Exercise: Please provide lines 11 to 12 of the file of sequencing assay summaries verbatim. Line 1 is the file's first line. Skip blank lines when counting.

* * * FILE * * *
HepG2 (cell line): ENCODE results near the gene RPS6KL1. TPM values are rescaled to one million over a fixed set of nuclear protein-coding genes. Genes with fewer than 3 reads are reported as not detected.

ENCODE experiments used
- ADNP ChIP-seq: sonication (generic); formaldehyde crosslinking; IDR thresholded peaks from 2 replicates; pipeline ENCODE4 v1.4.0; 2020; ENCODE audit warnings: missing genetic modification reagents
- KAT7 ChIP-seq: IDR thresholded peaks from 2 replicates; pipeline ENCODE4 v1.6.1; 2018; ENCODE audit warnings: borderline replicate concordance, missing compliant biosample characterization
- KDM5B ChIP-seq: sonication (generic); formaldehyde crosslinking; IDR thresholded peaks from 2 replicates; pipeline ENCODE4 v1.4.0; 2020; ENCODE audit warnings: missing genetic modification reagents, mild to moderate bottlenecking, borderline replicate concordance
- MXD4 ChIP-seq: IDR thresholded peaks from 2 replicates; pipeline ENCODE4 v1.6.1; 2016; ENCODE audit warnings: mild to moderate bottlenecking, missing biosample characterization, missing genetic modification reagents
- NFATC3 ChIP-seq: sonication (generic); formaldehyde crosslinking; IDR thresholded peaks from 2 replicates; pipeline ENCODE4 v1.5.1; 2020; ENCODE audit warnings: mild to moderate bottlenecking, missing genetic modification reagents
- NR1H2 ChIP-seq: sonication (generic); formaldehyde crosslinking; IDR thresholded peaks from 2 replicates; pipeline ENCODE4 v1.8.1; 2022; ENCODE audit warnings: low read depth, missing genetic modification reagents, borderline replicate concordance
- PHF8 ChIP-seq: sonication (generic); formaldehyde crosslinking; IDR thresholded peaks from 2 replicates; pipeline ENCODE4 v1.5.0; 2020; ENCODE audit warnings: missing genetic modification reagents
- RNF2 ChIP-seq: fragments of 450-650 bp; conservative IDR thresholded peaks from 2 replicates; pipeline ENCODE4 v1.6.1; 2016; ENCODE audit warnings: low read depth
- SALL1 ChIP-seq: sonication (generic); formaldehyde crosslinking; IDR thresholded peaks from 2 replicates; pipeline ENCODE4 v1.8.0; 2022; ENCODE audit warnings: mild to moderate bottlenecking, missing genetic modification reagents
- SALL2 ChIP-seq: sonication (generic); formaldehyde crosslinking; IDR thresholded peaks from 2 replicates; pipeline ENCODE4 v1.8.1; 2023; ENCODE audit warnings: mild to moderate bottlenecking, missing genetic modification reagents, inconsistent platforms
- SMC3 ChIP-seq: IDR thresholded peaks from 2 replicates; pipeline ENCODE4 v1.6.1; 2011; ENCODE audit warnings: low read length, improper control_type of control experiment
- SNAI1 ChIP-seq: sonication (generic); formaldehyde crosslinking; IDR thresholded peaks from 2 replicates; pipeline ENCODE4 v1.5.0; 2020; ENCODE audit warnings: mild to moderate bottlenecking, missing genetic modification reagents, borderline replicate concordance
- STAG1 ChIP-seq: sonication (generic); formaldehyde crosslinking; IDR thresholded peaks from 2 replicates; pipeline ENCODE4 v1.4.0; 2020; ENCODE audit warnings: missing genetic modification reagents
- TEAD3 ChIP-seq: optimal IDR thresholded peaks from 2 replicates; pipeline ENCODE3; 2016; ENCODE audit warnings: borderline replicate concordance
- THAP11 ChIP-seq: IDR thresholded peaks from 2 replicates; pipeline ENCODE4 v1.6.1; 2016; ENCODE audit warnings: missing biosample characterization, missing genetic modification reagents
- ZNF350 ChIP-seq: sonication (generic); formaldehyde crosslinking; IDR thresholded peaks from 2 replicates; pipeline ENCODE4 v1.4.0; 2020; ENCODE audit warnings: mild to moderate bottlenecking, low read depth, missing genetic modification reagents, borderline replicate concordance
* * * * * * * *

- SALL1 ChIP-seq: sonication (generic); formaldehyde crosslinking; IDR thresholded peaks from 2 replicates; pipeline ENCODE4 v1.8.0; 2022; ENCODE audit warnings: mild to moderate bottlenecking, missing genetic modification reagents
- SALL2 ChIP-seq: sonication (generic); formaldehyde crosslinking; IDR thresholded peaks from 2 replicates; pipeline ENCODE4 v1.8.1; 2023; ENCODE audit warnings: mild to moderate bottlenecking, missing genetic modification reagents, inconsistent platforms